It’s 6am. I pull on my takkies. I’m going for a run.
I’ve marked the new route carefully. Exactly 4.4km long.
It’s in Somerset West – the neighbourhood between Erinvale Estate, the Helderberg Nature Reserve, Hillcrest Road and Lourens River, as it flows through Radloff Park.
A neat rectangle.
Perfect for running, jogging, cycling. Or just casual evening strolls.
But so what, you ask?
You see, this is not just an exercise route, but a crucial part of a neighbourhood safety plan.
In this fiscally-constrained time, unlocking latent resources is the new frontier.
In the sphere of public transport, it was believed there was a shortage – of buses, minibuses, trains.
But Uber said no: “No, there is no shortage. Look at all these private cars, on precisely the same route. They are staring you in the face. Here is a mechanism to unlock private cars as a public transport resource.”
On the perceived shortage of accommodation, AirB&B said: “No, there is no shortage. Look at all these private homes. Here is a mechanism to unlock them.”
Equally, one could argue there’s a critical shortage of safety resources.
But is there?
There’s certainly no shortage of people. So what mechanism, then, will unlock us, the people?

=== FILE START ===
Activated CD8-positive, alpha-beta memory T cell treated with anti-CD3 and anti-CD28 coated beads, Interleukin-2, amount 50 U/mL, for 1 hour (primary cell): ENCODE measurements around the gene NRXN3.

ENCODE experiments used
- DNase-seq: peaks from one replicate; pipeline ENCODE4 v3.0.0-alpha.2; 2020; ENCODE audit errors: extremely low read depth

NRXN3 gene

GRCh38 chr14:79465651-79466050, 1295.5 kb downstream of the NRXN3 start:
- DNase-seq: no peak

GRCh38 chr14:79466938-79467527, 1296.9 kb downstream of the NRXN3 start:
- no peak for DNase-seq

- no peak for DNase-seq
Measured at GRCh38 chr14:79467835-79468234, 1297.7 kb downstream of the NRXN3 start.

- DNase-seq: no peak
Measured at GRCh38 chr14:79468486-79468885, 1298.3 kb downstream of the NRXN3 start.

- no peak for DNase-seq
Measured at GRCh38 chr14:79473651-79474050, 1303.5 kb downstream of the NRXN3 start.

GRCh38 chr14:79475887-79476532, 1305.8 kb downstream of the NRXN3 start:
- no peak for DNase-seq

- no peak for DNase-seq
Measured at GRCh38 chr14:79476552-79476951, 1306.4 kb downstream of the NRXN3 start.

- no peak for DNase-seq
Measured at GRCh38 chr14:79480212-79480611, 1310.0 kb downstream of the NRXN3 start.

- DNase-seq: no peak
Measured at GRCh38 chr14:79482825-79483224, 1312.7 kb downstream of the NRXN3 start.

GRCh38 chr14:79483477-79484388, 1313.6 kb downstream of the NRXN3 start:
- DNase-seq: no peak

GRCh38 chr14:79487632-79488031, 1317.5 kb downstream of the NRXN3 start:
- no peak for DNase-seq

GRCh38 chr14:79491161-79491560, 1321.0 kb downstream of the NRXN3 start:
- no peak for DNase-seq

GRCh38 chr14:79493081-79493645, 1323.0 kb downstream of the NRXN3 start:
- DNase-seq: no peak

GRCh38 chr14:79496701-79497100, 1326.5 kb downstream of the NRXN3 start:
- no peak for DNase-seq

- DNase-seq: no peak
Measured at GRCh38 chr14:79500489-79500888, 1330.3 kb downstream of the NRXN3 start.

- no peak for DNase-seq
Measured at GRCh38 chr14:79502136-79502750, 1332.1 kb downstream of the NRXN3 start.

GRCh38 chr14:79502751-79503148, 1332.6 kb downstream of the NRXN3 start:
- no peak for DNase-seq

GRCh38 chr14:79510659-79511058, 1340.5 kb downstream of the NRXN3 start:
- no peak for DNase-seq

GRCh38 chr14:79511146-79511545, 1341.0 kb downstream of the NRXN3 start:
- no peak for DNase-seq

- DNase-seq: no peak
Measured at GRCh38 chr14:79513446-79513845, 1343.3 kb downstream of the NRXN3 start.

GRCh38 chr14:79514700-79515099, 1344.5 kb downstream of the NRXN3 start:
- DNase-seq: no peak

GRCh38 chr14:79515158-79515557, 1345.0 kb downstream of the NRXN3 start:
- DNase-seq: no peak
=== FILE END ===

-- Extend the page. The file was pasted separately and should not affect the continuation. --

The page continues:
Firstly, we need to do it for ourselves. On the streets.
As we populate our public spaces, we unlock ourselves, as individuals, as a safety resource.
As our neighbourhood’s “eyes and ears”. Reporting every danger, directly to each agency.
These are our first steps towards holding the capable, responsive state to account.
Second, as we jog, we recruit partners along the way.
First stop is the Helderberg Nature Reserve. A chat with their staff about safety and security.
Then a stop at the local primary school. Then the squash club, the church, the cricket club.
Then the local businesses at the petrol station.
All these institutions are now our safety partners too. Their personnel, their parents, their pupils.
We initiate live, healthy relationships, uniting us all.
These institutions offer a great number of unexpected resources, too – like leadership.
The headmasters and religious leaders, in particular, as champions, mentors.
Third, as we move through our neighbourhood, we collaborate with a long list of state agencies.
The department municipality, with their various departments – roads and parks.
Cultural Affairs and Sport, Education. All the schools’ governing bodies, and the multitude of partners in their School Contingency Plans. United.
A jogging route of just 4.4km long may seem short.
But it’s not about the run. It’s a daily connection between abundant resources, uniting around safety.
At first glance, many of our neighbourhoods appear to have such limited resources.
But if we look carefully, if we peel the scales from our eyes, we’ll see a small army.
And great leadership would certainly help our cause.
Leaders on the ground. Who can captivate, activate, mobilise, inspire.
We can do all this ourselves. Armed with our purpose and power, as active citizens.
One step, one street at a time.
Look carefully. We are many.
Mining our latent resources is the new frontier.